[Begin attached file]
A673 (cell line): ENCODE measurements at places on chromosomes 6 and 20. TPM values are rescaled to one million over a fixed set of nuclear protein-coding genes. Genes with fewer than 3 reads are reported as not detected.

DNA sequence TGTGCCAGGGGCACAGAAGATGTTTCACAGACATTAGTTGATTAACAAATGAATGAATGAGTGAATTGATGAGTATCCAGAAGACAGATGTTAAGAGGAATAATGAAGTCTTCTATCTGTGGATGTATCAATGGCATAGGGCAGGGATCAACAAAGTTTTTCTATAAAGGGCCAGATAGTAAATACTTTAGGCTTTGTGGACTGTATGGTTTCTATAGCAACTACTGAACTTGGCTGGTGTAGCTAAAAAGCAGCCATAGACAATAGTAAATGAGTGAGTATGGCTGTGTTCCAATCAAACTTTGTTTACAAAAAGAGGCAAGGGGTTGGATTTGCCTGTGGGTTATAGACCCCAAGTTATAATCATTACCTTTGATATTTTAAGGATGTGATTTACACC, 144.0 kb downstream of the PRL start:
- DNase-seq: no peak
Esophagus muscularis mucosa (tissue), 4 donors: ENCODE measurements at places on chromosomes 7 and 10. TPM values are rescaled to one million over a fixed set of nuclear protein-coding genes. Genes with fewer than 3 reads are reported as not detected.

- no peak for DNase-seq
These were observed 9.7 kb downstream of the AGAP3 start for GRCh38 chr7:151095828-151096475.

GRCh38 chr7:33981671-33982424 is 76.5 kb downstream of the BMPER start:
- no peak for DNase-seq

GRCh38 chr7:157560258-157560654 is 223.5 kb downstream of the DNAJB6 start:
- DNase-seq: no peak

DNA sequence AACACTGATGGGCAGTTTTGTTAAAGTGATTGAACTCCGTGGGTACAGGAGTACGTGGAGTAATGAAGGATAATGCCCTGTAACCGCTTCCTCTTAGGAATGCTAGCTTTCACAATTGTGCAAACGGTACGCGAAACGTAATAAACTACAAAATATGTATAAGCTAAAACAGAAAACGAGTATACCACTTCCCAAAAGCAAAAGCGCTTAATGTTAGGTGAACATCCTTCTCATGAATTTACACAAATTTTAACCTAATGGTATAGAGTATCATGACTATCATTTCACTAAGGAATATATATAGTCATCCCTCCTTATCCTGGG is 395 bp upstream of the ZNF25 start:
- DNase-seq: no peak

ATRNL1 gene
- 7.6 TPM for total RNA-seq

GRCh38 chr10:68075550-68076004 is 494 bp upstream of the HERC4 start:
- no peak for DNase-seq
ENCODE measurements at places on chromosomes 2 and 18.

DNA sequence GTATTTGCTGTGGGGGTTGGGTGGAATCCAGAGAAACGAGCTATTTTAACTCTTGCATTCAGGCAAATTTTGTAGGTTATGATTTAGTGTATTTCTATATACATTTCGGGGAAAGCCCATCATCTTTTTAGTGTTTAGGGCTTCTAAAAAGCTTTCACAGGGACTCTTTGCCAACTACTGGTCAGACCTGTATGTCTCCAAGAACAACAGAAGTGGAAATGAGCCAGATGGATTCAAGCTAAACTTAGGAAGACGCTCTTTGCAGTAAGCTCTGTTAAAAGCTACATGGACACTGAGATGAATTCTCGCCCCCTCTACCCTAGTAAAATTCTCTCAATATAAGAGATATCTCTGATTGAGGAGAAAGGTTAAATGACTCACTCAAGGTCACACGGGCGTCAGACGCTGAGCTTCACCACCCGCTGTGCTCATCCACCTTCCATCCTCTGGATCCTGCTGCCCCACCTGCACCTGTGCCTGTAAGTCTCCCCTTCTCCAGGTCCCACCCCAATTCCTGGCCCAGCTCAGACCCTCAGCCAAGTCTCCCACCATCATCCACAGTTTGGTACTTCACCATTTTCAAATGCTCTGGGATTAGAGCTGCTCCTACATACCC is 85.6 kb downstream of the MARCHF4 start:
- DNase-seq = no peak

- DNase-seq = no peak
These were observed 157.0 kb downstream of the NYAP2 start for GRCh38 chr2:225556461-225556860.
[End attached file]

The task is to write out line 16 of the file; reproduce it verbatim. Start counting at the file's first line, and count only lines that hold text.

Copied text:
- no peak for DNase-seq